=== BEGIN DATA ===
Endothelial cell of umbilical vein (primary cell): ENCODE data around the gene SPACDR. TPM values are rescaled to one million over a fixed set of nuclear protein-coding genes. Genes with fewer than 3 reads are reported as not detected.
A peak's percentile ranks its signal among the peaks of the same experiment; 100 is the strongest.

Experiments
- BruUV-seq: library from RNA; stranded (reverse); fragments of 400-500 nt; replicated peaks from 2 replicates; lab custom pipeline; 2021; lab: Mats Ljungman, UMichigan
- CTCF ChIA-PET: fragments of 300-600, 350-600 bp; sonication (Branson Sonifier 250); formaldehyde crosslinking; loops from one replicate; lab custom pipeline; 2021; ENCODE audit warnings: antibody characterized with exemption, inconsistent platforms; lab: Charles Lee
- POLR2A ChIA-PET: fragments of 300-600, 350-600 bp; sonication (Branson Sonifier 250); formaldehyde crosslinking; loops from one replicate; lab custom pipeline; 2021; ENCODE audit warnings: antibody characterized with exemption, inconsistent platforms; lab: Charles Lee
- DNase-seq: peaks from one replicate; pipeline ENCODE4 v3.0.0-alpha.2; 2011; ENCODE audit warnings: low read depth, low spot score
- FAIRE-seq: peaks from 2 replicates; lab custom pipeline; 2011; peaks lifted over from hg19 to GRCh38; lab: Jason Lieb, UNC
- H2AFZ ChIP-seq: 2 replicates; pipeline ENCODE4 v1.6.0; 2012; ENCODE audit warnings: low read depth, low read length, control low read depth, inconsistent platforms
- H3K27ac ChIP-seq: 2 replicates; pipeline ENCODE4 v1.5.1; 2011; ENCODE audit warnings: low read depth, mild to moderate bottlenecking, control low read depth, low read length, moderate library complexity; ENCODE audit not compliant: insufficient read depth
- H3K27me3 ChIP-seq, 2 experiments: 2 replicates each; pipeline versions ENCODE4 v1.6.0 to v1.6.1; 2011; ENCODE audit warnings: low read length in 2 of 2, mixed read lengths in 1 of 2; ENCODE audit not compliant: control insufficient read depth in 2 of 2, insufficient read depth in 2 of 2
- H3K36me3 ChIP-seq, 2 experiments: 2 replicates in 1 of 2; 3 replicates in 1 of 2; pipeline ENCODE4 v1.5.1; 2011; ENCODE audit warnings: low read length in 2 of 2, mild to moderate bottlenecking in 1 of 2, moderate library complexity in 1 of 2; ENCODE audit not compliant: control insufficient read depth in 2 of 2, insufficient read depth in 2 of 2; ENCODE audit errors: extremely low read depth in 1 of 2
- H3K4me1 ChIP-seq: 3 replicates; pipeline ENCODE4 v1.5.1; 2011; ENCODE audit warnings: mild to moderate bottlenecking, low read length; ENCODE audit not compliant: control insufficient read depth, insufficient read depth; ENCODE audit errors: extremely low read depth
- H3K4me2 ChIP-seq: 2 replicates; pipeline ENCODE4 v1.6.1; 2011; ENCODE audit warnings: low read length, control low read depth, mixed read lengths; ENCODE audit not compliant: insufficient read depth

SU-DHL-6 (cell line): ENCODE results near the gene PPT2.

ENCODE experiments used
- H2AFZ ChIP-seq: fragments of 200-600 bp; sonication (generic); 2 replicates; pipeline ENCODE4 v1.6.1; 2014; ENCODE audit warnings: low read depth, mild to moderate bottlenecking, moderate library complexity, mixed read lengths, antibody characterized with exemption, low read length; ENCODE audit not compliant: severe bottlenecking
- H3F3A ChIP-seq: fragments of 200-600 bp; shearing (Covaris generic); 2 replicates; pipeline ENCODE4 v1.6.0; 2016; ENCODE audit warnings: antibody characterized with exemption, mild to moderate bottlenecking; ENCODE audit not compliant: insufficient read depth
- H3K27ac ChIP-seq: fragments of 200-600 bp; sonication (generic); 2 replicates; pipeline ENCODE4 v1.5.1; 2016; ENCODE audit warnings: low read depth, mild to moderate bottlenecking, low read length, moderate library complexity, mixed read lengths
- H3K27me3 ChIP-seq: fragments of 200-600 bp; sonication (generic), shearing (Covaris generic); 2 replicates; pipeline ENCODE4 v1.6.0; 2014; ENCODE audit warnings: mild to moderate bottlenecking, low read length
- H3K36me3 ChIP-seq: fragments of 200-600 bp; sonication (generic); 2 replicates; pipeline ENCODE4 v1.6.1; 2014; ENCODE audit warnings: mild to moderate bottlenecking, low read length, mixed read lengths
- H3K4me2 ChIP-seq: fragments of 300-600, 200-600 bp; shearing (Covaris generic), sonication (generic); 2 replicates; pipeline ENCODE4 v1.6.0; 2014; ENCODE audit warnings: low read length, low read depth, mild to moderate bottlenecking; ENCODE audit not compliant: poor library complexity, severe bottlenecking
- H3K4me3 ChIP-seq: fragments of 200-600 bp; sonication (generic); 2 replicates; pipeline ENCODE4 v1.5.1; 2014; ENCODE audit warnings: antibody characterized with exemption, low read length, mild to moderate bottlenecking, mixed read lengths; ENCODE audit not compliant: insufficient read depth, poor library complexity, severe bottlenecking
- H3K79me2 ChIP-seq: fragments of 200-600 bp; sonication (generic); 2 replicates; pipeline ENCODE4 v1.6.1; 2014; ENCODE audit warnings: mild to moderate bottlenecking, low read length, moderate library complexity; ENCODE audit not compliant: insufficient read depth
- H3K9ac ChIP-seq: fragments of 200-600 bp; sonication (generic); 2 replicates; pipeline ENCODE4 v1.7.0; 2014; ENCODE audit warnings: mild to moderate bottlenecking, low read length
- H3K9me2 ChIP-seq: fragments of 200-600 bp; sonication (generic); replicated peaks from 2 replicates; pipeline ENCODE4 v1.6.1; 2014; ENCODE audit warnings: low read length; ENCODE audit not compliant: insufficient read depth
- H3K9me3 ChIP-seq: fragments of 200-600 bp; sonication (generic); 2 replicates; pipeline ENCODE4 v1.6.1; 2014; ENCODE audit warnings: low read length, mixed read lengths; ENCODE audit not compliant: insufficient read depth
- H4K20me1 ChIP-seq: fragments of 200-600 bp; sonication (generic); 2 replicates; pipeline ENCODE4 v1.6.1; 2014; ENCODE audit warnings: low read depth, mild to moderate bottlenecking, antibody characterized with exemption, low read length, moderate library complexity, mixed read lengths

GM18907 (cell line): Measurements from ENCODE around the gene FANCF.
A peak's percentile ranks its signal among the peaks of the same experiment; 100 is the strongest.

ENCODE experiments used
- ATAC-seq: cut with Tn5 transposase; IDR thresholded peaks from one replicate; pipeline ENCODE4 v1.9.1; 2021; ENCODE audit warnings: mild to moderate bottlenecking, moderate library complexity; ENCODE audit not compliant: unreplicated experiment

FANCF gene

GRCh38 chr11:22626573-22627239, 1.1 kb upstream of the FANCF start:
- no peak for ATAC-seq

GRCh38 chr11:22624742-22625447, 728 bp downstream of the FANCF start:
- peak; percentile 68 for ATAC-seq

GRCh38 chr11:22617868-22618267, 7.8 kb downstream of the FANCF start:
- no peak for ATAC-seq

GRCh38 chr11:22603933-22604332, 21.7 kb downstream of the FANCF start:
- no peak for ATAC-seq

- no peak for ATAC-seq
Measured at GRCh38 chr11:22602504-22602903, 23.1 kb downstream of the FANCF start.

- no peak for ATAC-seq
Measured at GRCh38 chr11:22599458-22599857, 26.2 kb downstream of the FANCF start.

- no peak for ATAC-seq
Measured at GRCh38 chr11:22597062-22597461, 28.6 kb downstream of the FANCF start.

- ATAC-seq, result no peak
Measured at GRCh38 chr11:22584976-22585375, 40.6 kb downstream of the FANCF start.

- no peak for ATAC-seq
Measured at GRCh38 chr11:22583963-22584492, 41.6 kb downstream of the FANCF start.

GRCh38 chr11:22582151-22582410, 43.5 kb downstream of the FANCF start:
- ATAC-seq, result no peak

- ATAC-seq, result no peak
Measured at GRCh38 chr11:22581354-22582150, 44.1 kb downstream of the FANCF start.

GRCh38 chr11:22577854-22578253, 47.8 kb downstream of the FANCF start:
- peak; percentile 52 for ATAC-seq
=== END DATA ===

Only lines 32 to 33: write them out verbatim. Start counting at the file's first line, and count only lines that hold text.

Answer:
- ATAC-seq: cut with Tn5 transposase; IDR thresholded peaks from one replicate; pipeline ENCODE4 v1.9.1; 2021; ENCODE audit warnings: mild to moderate bottlenecking, moderate library complexity; ENCODE audit not compliant: unreplicated experiment

FANCF gene